The past comes alive with city’s new history museum

Published: 01st September 2012 02:11 PM  |   Last Updated: 01st September 2012 02:11 PM   |  A+A-


A historical museum in memory of St Thomas, the disciple of Jesus Christ, was inaugurated on Friday at Malyankara, near Paravoor, by Excise Minister K Babu. During the occasion, the minister said that historical learning should be promptly handed over to the new generation, which is an absolute necessity for the growth of the young minds. “Kerala has a history of receiving all religions open mindedly; it was through Muziris-today’s Kodungallur- that people of different religions from far and wide came to this land.”

He added that members of these religions, irrespective of all differences, should harmoniously live together, which has been our tradition for long.”

Rt Rev Dr Joseph Karikkassery, Bishop of Kottappuram, who presided over the function, said, as a request to the minister, that no more foreign liquor bars or shops should be allowed to function in the vicinity as many of whom he knew have been given to drinking and destroyed their family life.

The minister immediately responded by assuring that it would not happen during the period of his government.

Paravoor MLA V D Satheesan, on the occasion, said that this was only a beginning to a series of events that would come up in the future, highlighting the importance of the region. In one acre land that the Kottappuram Diocese has offered, the government has planned to build a history museum of world class standards.

The new historical museum is a storehouse for a number of invaluable materials evincing antique interest. More than objet d’art, they are a collection of things that revive the memories of the past eras. From 2000-year-old coins to 15th century Chinese coins to historical relics, they all find a place at this museum. A portion of them include materials used by the Church in olden days, namely urns used for storing salt, musical instruments, centuries-old stone crosses, stone statues, candle stands and canon balls.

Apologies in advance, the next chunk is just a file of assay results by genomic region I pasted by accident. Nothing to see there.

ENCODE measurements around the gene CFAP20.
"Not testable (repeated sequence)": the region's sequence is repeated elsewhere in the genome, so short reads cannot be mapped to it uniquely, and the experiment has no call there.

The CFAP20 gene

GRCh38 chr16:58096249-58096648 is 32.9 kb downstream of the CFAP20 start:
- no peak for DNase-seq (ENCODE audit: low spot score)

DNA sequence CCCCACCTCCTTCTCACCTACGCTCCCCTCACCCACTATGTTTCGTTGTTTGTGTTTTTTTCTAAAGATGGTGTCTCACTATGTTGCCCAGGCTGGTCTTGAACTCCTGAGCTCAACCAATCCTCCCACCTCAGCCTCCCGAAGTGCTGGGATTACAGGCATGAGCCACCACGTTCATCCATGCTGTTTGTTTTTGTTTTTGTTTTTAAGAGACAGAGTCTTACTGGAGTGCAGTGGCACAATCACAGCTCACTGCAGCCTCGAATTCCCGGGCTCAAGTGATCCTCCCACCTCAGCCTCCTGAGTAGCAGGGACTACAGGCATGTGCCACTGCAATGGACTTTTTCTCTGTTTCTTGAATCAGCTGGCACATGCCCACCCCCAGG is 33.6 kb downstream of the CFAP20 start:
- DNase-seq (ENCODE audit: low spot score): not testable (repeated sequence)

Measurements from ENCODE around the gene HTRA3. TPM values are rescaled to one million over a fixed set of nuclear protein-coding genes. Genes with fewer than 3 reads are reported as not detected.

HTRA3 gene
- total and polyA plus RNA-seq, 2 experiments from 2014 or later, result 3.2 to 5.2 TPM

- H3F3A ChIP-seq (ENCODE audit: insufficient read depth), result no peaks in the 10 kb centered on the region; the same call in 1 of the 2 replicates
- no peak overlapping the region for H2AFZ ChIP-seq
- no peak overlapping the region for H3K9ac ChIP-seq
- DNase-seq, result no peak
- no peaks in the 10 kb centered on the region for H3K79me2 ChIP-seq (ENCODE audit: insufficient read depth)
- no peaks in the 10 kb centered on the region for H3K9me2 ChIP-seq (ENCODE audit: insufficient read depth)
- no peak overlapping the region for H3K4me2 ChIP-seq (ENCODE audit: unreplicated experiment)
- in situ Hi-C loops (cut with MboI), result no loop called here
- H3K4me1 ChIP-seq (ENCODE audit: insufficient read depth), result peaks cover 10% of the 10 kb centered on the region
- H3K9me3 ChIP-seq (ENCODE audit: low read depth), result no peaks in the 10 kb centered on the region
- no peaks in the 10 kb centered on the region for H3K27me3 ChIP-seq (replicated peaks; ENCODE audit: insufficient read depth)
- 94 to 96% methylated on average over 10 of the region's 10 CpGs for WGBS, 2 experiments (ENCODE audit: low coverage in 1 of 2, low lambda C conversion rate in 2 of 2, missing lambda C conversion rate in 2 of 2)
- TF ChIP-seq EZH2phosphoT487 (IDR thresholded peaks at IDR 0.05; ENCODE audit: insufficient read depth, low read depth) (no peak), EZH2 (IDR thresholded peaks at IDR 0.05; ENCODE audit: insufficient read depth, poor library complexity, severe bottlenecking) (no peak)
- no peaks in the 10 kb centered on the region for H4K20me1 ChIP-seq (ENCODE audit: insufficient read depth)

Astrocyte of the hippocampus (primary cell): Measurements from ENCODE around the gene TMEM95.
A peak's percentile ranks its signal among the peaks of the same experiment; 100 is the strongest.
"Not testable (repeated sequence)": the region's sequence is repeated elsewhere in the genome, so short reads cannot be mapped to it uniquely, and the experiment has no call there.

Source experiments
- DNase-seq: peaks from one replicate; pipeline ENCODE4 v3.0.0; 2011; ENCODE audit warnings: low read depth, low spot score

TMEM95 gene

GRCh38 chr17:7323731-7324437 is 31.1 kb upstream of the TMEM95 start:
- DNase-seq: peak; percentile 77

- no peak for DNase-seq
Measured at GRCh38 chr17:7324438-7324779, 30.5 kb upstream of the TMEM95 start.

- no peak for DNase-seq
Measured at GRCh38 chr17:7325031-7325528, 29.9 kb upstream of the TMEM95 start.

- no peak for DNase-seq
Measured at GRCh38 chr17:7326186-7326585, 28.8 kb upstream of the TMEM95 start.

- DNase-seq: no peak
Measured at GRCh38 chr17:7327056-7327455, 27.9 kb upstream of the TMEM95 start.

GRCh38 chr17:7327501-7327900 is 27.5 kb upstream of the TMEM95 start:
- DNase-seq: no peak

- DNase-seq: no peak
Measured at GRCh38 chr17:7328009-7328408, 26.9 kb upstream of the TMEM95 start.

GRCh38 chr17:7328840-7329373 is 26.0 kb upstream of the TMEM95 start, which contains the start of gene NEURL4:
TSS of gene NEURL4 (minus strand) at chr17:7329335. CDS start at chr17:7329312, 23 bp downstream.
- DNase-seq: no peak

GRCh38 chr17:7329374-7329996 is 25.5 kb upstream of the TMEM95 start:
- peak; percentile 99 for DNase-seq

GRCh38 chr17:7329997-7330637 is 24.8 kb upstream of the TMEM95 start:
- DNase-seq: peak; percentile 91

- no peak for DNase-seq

According to the history, St Thomas who came to India to spread the message of Jesus Christ first set foot at Malayankara in AD 52. Malyankara was once the gateway to Muziris port and the city, where large scale trade took place between India and other countries such as Syria, Asia Minor, Egypt and many other Middle Eastern countries since pre-historic periods.

The city was well-known for exports of a number of spices, the prime item being pepper, known as ‘yavana priya’. While Malyankara was a gateway to foreign trade, it was a fountain place for religions as well. It was also where the ‘first Christian church’ was built. Muziris and the port is no more to be seen. The city and the port is said to have ben destroyed in a massive flood that surged in Periyar in 1341 AD. Consequently, the port, once known to have been the centre of all trading activities in India, was shifted to other areas on the Malabar Coast.

The port at Kochi is assumed to have all the importance of the yesteryear Muziris, now known as Kodungallur. The museum was blessed by Rev Msgr Dr Dominic Pinheiro, vicar general of Kottappuram diocese. Adv Raphel Antony, Kottappuram Diocese Jubilee Celebration convenor, Karthyayani Sarvan, president of Vadakkekkara Panchayat, Fr Rocky Robin, PRO Kottappuram Diocese and K D Prasannan, president, Sree Narayana Sabha, spoke on the occasion congratulating the endeavour.


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